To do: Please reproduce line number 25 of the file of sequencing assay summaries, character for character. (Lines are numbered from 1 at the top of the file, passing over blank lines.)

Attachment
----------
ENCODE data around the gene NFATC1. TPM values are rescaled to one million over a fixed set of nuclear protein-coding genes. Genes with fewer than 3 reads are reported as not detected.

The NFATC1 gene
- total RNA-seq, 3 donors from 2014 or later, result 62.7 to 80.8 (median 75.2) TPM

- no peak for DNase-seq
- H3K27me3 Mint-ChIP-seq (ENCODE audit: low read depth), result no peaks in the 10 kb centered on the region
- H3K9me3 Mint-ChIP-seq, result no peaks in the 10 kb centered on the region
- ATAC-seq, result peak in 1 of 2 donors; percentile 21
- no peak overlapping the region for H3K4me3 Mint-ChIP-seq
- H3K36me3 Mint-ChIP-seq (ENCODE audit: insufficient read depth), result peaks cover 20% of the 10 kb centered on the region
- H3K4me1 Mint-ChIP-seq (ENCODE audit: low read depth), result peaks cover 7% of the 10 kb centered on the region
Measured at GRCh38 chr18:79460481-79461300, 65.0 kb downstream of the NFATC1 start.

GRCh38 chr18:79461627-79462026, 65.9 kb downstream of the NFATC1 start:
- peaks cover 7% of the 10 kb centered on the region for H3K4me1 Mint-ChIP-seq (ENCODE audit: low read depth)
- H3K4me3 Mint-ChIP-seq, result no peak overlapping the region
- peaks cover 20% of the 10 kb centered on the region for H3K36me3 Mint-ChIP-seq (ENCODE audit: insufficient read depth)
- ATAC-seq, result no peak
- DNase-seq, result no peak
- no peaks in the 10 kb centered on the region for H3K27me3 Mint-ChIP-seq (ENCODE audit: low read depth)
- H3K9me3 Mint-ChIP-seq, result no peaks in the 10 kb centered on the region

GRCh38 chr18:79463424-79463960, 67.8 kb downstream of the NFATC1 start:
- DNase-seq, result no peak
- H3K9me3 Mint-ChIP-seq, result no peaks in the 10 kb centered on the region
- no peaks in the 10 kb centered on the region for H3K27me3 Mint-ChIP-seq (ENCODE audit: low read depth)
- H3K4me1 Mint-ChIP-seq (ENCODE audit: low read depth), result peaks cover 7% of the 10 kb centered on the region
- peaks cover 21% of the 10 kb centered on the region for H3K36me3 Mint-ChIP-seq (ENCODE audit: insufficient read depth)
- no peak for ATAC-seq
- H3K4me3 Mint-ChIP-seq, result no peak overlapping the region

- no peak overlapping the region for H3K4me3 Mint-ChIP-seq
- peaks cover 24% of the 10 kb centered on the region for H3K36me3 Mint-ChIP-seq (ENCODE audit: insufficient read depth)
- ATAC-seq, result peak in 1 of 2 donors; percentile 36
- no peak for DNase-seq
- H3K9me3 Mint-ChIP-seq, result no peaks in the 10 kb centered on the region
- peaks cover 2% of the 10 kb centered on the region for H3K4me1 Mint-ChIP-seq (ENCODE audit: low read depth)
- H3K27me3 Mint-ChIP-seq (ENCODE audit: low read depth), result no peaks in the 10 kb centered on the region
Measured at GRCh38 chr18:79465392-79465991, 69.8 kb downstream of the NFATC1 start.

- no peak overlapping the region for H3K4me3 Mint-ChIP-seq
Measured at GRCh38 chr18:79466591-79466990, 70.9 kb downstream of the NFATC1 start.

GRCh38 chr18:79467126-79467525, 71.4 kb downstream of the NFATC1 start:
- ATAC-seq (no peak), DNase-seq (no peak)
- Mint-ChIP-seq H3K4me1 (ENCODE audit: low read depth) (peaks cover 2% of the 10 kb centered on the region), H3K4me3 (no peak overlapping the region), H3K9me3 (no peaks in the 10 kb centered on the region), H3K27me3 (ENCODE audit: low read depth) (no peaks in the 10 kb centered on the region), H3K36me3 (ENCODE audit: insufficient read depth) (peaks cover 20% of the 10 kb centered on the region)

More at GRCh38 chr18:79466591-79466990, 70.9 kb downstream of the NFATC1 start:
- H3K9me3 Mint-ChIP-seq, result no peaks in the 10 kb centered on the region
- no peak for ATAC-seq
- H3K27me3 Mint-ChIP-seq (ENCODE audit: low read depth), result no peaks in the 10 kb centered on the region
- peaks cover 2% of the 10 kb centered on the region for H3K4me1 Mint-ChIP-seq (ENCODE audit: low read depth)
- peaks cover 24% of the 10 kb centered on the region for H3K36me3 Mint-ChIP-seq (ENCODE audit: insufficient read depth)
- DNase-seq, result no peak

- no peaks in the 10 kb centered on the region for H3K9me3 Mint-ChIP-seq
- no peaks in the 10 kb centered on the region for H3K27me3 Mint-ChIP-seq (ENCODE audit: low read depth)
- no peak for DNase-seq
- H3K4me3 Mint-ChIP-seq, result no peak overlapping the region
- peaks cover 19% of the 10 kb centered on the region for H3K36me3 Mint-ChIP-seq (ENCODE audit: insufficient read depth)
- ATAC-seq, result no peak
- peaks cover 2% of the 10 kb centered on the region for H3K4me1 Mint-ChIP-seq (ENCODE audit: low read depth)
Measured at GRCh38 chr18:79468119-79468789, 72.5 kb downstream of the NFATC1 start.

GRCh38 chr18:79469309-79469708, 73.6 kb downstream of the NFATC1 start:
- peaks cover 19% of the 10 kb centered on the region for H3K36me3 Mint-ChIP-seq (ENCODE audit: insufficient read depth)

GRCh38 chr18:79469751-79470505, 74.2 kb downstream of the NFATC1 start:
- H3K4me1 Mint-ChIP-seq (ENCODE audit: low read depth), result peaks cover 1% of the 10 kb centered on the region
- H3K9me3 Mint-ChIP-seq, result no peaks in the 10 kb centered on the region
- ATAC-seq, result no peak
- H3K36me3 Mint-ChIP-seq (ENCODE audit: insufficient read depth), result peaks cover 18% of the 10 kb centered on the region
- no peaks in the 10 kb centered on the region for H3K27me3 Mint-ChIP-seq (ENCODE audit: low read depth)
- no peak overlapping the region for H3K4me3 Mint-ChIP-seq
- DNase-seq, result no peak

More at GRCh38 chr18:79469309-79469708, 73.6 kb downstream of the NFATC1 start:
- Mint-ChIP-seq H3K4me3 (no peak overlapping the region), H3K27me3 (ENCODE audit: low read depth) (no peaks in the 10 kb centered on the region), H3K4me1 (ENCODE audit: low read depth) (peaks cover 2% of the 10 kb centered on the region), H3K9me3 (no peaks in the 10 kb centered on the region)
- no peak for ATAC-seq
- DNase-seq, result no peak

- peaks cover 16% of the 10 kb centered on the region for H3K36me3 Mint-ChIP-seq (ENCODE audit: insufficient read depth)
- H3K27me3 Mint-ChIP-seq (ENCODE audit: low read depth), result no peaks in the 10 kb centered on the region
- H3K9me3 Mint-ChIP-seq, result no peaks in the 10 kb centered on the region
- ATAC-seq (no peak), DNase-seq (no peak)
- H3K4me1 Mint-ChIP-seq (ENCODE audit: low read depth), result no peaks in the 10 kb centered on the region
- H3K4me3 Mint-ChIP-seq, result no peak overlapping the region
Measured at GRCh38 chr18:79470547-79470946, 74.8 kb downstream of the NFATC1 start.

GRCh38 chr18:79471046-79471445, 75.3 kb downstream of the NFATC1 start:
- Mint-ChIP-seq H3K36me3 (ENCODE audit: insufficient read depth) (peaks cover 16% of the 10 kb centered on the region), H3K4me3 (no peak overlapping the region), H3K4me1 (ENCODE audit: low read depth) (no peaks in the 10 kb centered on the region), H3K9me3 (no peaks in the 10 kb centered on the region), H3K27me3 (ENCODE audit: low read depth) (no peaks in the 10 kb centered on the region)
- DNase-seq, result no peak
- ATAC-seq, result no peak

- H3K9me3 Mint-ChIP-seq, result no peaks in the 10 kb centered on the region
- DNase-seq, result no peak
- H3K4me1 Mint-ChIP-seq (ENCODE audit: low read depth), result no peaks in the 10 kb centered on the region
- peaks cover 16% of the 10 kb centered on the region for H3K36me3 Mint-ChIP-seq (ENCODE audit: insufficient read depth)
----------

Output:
- peaks cover 21% of the 10 kb centered on the region for H3K36me3 Mint-ChIP-seq (ENCODE audit: insufficient read depth)